As Governor Andrew Cuomo faced a spirited challenge in his bid to win New York’s 2018 Democratic primary, his political apparatus got a last-minute boost: a powerful healthcare industry group suddenly poured more than $1m into a Democratic committee backing his campaign.
Less than two years after that flood of cash from the Greater New York Hospital Association (GNYHA), Cuomo signed legislation last month quietly shielding hospital and nursing home executives from the threat of lawsuits stemming from the coronavirus outbreak. The provision, inserted into an annual budget bill by Cuomo’s aides, created one of the nation’s most explicit immunity protections for healthcare industry officials, according to legal experts.
GNYHA – a lobbying group for hospital systems, including some that own nursing homes – said it “drafted and aggressively advocated for” the immunity provision. The new law declares that top officials at hospital and nursing home companies “shall have immunity from any liability, civil or criminal, for any harm or damages alleged to have been sustained as a result of an act or omission in the course of arranging for or providing healthcare services” to address the Covid-19 outbreak.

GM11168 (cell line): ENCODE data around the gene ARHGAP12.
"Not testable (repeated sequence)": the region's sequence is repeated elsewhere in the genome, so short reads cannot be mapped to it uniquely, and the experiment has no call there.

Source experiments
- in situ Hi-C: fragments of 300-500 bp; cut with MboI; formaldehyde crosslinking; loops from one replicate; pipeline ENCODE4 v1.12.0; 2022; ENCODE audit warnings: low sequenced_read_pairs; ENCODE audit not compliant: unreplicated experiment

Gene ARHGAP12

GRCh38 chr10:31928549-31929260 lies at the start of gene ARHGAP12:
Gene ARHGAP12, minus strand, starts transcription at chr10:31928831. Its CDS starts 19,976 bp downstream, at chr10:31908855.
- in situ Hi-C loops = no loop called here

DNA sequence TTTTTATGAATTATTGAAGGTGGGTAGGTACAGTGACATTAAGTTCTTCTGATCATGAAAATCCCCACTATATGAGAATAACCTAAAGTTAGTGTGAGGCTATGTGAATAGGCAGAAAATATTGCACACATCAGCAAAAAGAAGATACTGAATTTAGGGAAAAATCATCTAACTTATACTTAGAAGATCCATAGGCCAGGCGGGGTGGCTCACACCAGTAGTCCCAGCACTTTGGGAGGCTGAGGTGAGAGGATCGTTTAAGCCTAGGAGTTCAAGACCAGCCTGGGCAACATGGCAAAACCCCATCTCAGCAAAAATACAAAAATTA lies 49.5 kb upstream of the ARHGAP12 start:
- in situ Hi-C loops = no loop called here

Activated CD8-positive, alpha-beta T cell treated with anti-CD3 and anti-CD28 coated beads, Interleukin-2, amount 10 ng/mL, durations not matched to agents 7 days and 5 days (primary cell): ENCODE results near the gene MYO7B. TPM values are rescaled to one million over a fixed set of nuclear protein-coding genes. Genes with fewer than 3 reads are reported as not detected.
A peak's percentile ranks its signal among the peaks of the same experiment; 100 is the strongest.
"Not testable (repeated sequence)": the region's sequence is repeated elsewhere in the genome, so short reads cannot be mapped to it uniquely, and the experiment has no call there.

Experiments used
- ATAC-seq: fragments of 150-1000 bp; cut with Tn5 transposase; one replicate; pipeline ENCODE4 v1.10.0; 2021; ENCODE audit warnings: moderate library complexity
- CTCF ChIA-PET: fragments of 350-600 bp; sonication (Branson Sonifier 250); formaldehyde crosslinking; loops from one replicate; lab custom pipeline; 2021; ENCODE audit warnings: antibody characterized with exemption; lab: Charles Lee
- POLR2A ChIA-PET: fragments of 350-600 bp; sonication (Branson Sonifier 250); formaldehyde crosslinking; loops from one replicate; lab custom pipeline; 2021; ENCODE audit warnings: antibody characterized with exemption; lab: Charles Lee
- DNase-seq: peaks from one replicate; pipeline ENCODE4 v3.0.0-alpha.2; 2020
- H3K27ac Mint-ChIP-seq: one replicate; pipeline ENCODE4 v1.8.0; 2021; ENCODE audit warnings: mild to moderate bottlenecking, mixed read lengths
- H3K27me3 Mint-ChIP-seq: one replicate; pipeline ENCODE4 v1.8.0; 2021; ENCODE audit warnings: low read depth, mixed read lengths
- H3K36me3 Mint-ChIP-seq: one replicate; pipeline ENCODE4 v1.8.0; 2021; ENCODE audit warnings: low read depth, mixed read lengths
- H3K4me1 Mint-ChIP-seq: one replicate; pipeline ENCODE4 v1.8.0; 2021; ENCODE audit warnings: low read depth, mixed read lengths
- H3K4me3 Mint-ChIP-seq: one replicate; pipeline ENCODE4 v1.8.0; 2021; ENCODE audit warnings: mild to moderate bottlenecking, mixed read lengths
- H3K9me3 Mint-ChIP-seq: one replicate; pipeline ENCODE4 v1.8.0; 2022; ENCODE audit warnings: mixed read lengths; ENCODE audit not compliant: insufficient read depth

Prior to the budget language, Cuomo had already temporarily granted limited legal immunity to doctors and nurses serving on the medical frontlines. But the carefully sculpted passage buried in the state’s annual spending bill expanded that by offering extensive immunity to any “healthcare facility administrator, executive, supervisor, board member, trustee or other person responsible for directing, supervising or managing a healthcare facility and its personnel or other individual in a comparable role”.
New York is now one of just two states to shield those corporate officials from both civil lawsuits and some forms of criminal prosecution by the government, according to an analysis by Syracuse University law professor Nina Kohn and the University of Houston’s Jessica L Roberts.
“New York is an outlier and has the most explicit and sweeping immunity language,” Kohn said.
Cuomo’s administration said the new immunity provision – which is a narrow version of a broader proposal championed by the Senate Republican leader, Mitch McConnell – is necessary.